• Make sure that you use 100% pure canned pumpkin — not pumpkin pie filling or pumpkin pie mix. You don’t need an entire can, so just measure out 1 cup.
  • Mix-Ins: Prepare this base recipe, and then sprinkle any desired mix-in’s onto individual pancakes once they’re on the griddle. Good options include blueberries, chocolate chips, or chopped nuts.
  • Let the batter rest for about 10 minutes before cooking the pancakes.
  • When you drop the batter onto the griddle, it will be fairly thick. Use the back of a spoon or spatula to spread the pancakes into a diameter of at least 4 inches. This will help them cook through in 2-3 minutes per side. You want them thick, but if they’re too thick, they may be dense or undercooked in the center.
  • Large Batches: This recipe yields approximately 15 pancakes. For a larger batch, double (or triple) all of the ingredients and keep the cooked pancakes warm in a 200°F oven while you finish the remaining batter.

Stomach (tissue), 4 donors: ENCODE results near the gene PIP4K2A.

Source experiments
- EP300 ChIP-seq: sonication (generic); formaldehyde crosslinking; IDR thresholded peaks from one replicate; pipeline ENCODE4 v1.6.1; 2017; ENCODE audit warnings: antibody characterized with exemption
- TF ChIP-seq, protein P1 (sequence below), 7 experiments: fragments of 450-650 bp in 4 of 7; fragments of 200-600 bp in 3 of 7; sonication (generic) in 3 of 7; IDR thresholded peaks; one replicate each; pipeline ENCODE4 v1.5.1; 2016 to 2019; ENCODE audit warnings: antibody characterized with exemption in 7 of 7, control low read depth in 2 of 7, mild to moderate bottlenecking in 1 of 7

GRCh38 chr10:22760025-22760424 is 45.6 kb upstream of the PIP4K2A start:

• The apple cider syrup will thicken slightly as it cools, but it will still have a fairly thin consistency. If you prefer a thicker syrup, continue boiling until the liquid reduces to ½ cup.

Nutrition

Serving: 1pancakeCalories: 161kcalCarbohydrates: 25gProtein: 4gFat: 5gSaturated Fat: 3gPolyunsaturated Fat: 0.4gMonounsaturated Fat: 1gTrans Fat: 0.1gCholesterol: 33mgSodium: 100mgPotassium: 108mgFiber: 1gSugar: 9gVitamin A: 2709IUVitamin C: 1mgCalcium: 48mgIron: 1mg
Keyword: buttermilk pumpkin pancakes, easy pumpkin pancakes, pumpkin pancakes, pumpkin spice pancakes
Course: Breakfast
Cuisine: American
Author: Blair Lonergan
blair

Hey, I’m Blair!

Welcome to my farmhouse kitchen in the foothills of Virginia’s Blue Ridge Mountains. Inspired by local traditions and seasonal fare, you’ll find plenty of easy, comforting recipes that bring your family together around the table. It’s down-home, country-style cooking!